SMART MOVE? In Boston, Christopher Muther writes Brady's deal to endorse UGGs is a "genius move on the part of the boot maker." For years, UGGs "has looked to young women to buy its bulky suede boots," but "now that the Kardashian sisters are no longer showing up in paparazzi shots wearing miniskirts and Uggs, it's time for the company to find a new market." Muther: "Why not men?" But "all of this is completely and utterly moot," as the "simple fact of the matter is that men do not emulate celebrities or follow trends the same way that women do." Muther: "When Brady appears in his first advertisement for Uggs, or is snapped wearing the boots walking around New York, men will not stream out in droves to snatch up Uggs" (BOSTON GLOBE, 12/9). Meanwhile, at the conclusion of ESPN's "PTI" on Tuesday, Tony Kornheiser and Michael Wilbon were seated with several boxes of UGG shoes placed on the desk. Kornheiser: "I am up to my eyeballs in UGGs. I want Tom Brady to come to this set and get rid of these shoes!" ("PTI," ESPN, 12/7).
Honolulu Marathon President Jim Barahal said that losing Nike as a sponsor after 16 years is "just a symptom of the economy," and it is "possible Nike could return some year." In Honolulu, Dave Reardon noted for this weekend's race, losing Nike "doesn't signal the end of the world, or even the marathon as we know it." Japan Airlines is "still the major sponsor." More than 60% of the Honolulu Marathon entrants "come from Japan, and JAL is who generally gets them here" (HONOLULU STAR-ADVERTISER, 12/8).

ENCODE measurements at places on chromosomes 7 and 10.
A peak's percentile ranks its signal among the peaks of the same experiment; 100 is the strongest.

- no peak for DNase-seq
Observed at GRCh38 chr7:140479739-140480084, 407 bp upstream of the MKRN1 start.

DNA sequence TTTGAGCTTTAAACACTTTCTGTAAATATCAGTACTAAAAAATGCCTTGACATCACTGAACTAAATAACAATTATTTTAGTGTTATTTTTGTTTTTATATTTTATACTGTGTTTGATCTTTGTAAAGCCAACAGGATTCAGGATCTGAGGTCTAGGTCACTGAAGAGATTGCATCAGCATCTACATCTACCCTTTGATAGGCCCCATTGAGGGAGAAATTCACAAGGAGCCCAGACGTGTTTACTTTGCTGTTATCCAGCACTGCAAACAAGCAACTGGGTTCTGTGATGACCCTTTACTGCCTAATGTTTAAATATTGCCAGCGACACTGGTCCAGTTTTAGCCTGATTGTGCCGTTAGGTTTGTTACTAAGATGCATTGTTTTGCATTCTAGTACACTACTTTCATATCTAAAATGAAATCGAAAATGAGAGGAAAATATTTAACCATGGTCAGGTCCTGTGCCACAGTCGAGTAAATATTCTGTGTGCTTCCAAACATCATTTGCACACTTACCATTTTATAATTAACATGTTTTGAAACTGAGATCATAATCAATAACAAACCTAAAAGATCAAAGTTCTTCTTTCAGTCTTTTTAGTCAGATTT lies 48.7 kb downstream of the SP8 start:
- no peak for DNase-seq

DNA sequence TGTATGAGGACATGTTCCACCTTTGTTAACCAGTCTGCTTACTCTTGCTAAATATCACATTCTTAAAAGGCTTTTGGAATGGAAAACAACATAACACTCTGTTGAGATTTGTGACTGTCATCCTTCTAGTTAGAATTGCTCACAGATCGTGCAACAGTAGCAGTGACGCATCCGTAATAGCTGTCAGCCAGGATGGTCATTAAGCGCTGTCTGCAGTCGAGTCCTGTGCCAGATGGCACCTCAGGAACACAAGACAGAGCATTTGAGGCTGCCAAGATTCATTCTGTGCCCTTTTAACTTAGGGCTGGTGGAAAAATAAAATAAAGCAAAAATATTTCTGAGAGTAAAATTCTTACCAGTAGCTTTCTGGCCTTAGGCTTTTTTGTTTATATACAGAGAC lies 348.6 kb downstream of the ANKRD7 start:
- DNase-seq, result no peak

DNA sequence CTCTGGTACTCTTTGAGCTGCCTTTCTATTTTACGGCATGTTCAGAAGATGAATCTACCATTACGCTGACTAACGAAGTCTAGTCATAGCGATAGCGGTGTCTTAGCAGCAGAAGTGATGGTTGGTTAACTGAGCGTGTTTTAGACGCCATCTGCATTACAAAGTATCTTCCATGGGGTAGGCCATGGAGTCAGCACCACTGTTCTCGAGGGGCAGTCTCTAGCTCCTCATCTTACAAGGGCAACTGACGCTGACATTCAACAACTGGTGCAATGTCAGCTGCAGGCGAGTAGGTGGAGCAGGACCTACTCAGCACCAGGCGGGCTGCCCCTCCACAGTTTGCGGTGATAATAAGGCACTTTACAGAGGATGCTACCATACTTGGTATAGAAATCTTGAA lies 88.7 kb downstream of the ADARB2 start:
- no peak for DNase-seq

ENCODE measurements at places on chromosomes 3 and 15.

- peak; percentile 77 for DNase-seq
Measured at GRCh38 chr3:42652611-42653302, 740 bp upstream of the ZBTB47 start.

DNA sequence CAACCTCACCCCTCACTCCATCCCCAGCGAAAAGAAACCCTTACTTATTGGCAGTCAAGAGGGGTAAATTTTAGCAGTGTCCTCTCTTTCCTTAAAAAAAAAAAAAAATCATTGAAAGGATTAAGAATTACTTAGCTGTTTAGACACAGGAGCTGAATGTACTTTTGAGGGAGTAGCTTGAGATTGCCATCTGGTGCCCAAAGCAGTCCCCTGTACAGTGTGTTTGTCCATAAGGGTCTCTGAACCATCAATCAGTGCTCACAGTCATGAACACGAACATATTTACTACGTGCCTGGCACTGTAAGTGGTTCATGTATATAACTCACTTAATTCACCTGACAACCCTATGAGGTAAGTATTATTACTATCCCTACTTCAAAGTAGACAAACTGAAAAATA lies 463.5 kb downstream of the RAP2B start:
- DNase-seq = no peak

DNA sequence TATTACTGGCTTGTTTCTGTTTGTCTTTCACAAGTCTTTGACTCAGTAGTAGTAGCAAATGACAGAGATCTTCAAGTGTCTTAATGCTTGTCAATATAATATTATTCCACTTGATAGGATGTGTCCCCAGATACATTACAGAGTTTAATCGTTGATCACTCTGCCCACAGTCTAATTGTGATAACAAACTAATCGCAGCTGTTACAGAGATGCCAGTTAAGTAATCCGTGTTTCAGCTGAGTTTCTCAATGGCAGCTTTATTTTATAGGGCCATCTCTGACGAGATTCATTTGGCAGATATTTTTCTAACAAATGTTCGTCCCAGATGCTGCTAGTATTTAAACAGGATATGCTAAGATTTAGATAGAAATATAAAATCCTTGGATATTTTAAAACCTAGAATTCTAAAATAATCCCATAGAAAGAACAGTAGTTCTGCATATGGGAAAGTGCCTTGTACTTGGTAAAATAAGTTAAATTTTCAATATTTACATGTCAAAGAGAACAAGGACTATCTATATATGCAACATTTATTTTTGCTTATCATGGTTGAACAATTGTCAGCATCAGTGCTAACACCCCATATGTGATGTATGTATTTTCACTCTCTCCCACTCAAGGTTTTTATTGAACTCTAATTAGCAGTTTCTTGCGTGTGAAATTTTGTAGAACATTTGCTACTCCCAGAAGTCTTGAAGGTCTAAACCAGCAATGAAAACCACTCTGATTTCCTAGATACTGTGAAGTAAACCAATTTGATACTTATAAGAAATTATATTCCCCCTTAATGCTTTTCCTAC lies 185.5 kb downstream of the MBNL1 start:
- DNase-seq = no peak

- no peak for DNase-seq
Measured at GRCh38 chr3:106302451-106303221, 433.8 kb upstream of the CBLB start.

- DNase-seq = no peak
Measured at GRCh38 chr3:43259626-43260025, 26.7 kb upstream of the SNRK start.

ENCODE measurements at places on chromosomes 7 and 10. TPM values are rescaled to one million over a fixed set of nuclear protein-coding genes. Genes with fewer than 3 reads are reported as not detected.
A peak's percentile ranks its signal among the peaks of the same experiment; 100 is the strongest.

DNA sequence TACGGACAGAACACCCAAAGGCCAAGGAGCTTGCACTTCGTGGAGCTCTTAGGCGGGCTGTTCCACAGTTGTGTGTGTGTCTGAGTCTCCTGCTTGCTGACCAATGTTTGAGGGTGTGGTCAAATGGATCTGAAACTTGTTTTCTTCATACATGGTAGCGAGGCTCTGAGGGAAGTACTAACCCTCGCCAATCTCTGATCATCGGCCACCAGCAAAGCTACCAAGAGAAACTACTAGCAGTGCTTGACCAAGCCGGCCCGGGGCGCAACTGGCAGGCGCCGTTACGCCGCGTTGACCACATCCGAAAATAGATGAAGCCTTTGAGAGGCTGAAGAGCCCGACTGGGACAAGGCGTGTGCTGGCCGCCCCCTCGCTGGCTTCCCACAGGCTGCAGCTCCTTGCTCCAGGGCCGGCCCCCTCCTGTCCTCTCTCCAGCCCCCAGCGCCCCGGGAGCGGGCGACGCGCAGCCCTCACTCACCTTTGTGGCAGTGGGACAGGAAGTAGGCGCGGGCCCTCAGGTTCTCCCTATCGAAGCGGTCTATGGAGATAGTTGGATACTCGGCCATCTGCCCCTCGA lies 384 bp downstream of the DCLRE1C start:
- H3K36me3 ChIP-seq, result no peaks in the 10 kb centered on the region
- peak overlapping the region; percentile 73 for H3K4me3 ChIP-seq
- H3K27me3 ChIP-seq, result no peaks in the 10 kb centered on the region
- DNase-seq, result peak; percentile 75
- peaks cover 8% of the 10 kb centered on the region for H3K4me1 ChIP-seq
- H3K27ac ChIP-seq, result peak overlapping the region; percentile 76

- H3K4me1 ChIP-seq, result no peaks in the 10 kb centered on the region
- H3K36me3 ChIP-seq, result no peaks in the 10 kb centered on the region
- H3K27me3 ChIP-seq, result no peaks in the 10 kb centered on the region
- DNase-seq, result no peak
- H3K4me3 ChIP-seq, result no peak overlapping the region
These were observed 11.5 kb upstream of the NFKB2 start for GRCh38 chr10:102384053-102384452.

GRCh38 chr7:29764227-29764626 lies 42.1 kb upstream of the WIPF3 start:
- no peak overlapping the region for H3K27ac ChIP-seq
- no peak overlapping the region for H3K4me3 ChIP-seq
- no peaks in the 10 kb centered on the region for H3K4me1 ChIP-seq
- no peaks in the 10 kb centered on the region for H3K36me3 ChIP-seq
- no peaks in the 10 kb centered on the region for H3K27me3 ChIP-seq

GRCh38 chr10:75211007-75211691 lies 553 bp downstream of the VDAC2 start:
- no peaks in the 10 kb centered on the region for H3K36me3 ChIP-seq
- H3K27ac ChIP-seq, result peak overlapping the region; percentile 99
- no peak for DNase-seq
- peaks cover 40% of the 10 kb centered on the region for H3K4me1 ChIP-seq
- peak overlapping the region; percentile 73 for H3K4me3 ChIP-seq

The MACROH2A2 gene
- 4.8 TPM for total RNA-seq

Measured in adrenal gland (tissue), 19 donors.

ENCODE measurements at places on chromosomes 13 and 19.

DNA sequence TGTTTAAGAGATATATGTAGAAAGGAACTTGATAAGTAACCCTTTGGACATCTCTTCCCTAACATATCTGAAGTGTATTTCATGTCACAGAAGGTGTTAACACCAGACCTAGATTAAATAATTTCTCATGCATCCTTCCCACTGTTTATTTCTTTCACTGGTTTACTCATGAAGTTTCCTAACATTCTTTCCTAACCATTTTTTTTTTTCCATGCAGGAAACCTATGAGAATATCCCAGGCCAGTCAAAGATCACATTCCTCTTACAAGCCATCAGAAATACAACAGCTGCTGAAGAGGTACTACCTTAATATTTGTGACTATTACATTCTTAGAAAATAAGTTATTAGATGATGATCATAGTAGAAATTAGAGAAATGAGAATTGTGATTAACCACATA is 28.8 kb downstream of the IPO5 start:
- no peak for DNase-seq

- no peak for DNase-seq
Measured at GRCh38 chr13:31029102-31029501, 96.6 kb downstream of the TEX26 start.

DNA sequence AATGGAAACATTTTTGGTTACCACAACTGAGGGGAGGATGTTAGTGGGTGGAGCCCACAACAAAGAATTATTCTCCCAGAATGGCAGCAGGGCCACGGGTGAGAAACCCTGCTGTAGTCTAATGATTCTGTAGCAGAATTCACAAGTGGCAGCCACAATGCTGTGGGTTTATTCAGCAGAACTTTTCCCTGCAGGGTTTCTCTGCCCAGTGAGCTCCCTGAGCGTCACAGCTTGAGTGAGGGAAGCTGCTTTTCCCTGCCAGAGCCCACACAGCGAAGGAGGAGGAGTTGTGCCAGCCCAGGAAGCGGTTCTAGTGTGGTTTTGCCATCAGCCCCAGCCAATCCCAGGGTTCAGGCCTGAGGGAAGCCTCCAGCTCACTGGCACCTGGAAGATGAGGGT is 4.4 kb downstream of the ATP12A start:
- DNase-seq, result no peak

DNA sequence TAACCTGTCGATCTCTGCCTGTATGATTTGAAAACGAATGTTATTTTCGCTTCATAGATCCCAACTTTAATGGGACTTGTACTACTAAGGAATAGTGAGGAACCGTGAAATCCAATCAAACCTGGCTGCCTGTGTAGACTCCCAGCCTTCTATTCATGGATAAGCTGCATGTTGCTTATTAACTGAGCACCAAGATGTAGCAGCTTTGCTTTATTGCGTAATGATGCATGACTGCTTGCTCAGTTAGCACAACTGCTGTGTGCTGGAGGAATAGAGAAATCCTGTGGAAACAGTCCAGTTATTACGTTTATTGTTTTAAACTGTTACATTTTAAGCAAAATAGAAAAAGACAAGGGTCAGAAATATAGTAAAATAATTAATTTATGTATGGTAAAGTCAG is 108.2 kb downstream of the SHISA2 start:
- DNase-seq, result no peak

Gordon's New Paint Scheme Represents Change
From Familiar Multi-Color DuPont Car
SIMPLY RED: SI.com's Tom Bowles wrote the "look and feel" for Jeff Gordon in NASCAR was "changed forever with new primary sponsor AARP's Drive To End Hunger changing the scheme on his No. 24 Chevrolet" to a candy apple red color. Gordon no longer will drive his longtime paint scheme from DuPont, with its "less 'masculine' colors, like pink, yellow, that symbolized to critics the politically polished, 'California' breed of what had been a traditionally Southern sport." Gordon now in several races next year will "own a car that matches the transition of a man who turns 40 in 2011." Bowles: "You know what adjective comes to mind when I see that new scheme? Distinguished" (SI.com, 12/8).
COMMUNICATION SKILLS: Indian telecommunications company Bharti airtel yesterday announced a four-year partnership with Manchester United. Through the deal, ManU will support the company's search for soccer talent in Africa. In addition, airtel customers will have the opportunity to win tickets to ManU games at Old Trafford, take part in coaching sessions and access exclusive team news, highlights, ringtones and wallpapers (Bharti airtel).
TAKING FLIGHT: The PGA Tour and United Continental Holdings (UCH) -- the holding company for United and Continental airlines -- announced a five-year marketing deal encompassing the PGA Tour, Champions Tour and Nationwide Tour. Per the deal, United receives the designation of "official airline." The deal, which runs from '11-15, will provide both airlines' frequent flier members with PGA Tour-related benefits, and members of all three tours will receive travel-related benefits (UCH).
TIME TO PICK UP: Progear Holdings, the Denver-based parent company of Yes Golf, has "filed Chapter 7 bankruptcy." The company, "known for manufacturing and custom-building the C-Groove putter, had been steadily losing hundreds of thousands of dollars" since '08 (DENVER POST, 12/9).